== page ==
China has said that it plans to Peak your emissions sometime before 2030, and hit carbon neutrality by 2060. But the flurry of coal plant construction and increased production makes it even more difficult to imagine.

a European division

China is not alone. In the face of this crisis, European leaders are indicating that it is difficult to give up fossil fuels.

Last month Britain closed an old coal plant to meet electricity demand. And some EU countries are considering keeping coal and oil burning plants open past their closing dates to avoid similar power cuts.

This is a setback for the substantial gains Europe reported last year, when Renewable energy generated more electricity than fossil fuels for the first time. In 2020, 38% of electricity was distributed by renewable energy, while 37% was delivered by fossil fuels.

It has also caused a rift in the EU parliament, where the climate crossroads is clear as day. In the face of an immediate crisis, some leaders say that without an effective short-term action plan to combat consumers’ ballooning energy bills, the EU’s Green Deal will lose support.

Europe's gas crisis is also a renewables crisis, but there are ready solutions
Hungarian Prime Minister Viktor Orbán is leading that camp, Blaming the “bureaucrats in Brussels” To continuously raise the cost of energy from fossil fuels.

On the other hand, European Commissioner for Energy Kadri Simson said the Green Deal would provide “the only sustainable solution to Europe’s energy challenge” and that more renewables and better energy efficiency were the answer.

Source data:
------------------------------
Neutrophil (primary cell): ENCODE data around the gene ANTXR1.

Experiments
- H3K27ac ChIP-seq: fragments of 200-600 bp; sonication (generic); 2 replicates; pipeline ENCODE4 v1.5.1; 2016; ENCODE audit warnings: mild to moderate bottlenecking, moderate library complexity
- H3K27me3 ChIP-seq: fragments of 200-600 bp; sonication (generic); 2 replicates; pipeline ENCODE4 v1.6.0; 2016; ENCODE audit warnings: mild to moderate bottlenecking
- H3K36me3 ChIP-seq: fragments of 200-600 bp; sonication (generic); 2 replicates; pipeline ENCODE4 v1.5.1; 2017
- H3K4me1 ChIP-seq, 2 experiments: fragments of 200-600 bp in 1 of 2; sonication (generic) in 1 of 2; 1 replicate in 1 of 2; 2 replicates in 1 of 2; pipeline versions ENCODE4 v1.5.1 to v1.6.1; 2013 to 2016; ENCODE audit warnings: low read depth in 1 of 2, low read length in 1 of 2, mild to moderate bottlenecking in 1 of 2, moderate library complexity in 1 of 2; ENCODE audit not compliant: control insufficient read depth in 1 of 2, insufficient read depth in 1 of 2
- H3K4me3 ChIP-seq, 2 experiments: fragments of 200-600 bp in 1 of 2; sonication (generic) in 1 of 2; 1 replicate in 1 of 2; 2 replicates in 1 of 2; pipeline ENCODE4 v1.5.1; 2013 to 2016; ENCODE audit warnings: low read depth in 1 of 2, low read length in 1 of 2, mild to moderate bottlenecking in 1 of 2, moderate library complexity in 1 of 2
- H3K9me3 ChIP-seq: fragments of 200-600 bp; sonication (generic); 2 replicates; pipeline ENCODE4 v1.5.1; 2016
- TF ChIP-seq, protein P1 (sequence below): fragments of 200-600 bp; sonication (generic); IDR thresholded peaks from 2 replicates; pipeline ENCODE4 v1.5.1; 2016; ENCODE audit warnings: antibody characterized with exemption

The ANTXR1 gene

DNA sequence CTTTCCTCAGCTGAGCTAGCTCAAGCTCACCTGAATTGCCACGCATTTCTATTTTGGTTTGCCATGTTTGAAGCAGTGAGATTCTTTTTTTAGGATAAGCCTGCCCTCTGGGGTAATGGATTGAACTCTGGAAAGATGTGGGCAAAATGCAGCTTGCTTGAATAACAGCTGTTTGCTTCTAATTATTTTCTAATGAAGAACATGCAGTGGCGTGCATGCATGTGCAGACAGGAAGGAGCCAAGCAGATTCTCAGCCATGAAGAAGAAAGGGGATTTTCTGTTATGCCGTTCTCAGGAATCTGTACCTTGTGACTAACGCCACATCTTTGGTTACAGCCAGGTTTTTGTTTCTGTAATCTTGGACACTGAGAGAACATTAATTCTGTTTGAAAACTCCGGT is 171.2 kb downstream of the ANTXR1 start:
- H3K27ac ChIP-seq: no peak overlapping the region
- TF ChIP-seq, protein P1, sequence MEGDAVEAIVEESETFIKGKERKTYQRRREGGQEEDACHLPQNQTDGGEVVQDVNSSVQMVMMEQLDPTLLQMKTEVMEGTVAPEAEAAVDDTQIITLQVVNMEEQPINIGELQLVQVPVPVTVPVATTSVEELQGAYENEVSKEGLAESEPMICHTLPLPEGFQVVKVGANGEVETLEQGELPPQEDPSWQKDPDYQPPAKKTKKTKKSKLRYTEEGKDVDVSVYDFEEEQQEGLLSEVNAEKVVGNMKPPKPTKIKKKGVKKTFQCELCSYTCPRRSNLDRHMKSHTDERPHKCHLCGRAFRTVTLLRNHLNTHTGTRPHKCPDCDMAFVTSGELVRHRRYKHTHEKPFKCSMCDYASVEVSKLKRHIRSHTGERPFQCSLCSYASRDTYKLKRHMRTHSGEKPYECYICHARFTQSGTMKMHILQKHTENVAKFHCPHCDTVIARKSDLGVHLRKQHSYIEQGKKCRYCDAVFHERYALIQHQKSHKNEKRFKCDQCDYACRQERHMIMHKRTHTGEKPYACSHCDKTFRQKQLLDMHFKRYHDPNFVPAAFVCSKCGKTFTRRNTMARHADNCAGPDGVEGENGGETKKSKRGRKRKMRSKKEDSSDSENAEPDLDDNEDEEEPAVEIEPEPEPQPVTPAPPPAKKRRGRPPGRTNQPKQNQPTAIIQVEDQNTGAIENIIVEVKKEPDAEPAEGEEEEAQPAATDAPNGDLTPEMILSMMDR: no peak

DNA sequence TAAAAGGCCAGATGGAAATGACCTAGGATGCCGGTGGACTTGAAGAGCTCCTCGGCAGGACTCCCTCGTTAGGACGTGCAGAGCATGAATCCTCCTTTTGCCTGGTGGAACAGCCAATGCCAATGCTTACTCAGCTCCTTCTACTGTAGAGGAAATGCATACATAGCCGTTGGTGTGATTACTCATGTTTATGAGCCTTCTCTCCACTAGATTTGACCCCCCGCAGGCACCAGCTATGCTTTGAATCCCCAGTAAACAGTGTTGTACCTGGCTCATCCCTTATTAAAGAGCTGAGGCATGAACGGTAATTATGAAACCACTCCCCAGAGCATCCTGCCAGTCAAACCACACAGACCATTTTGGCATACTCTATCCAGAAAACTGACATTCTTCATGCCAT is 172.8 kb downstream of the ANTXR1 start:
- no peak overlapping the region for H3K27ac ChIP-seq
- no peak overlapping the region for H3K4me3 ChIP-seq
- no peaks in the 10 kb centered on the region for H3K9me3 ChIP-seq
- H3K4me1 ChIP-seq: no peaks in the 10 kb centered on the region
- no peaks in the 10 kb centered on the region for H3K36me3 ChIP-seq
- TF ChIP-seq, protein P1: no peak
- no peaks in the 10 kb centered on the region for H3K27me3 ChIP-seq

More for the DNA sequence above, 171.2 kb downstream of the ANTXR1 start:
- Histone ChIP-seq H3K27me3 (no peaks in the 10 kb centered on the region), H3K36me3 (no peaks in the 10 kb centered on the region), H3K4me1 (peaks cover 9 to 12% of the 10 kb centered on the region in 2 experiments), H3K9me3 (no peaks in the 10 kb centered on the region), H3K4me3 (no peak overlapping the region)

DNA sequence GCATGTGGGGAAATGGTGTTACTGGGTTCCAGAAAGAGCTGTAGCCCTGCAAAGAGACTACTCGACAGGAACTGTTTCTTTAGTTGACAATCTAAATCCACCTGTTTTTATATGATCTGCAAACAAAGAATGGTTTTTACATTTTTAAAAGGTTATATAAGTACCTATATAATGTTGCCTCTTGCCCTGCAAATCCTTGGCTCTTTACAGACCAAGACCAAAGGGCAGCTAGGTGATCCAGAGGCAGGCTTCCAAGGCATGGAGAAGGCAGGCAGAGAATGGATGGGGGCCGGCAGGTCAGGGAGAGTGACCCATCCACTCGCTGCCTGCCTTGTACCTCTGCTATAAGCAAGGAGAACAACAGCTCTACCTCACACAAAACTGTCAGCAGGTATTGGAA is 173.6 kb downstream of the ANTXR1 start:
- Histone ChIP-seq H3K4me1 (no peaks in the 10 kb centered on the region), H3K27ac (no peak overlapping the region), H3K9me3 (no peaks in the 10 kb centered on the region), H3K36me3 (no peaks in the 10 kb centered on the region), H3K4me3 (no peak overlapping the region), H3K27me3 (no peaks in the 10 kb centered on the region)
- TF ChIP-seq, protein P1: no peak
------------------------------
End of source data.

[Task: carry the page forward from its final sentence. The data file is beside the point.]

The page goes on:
“We must declare that the current price hikes have little to do with our climate policies, and much more to do with our reliance on imported fossil fuels and relative prices,” Simson said on Wednesday.

“Wind and solar have continued to generate some of the cheapest electricity in Europe in recent months. They are not exposed to price volatility.”

Impact of knock in America

In the US, a crisis is brewing around rising gasoline prices, a problem that is linked to a wider energy problem. Some countries that are struggling to get enough natural gas are turning to oil to fill gaps in electricity supplies.

In August, Biden petitioned OPEC+ – a group of major oil-producing countries and their allies – to ramp up global oil production after gasoline prices soared, as an increase in supply would soften prices at the pump.

Gas Prices Are at a 7-Year High, and Biden Can't Do Much About It
It didn’t work – OPEC+ said on Monday it would only gradually add supplies to the market. Either way, Biden’s call for more oil is at odds with his climate agenda, which includes boosting the country’s electric vehicles market.
According to international energy agencyTo reach net-zero by 2050 – where the amount of greenhouse gases emitted does not exceed those removed from the atmosphere – the world must stop expanding fossil fuel production.
But some experts expect leaders at COP26 to take a harder but more rewarding path. While the UK has returned to coal in the short term, its Department for Business, Energy and Industrial Strategy announced plans on Thursday Completely decarbonize your power sector 15 years ago earlier than planned.

Charles Moore said, “Going into the climate conference, the background is demonstrating the immense impacts of relying on fossil fuels – in my mind, I think it’s going to put some countries on the fence for really doubling down on renewable energy.” Might be enough to push.” Director of the European Program at the think tank Amber Climate.

“I think the UK is a great example. The UK has just come out and is committed to fully decarbonizing the electricity system by 2035,” he said.

“That’s from the host of the climate conference.”

Granthshala’s Angela Dewan contributed to this report.


Credit :

- Advertisement -
Mail Us For  DMCA / Credit  Notice

Recent Articles

Stay on top - Get the daily news in your inbox

Related Stories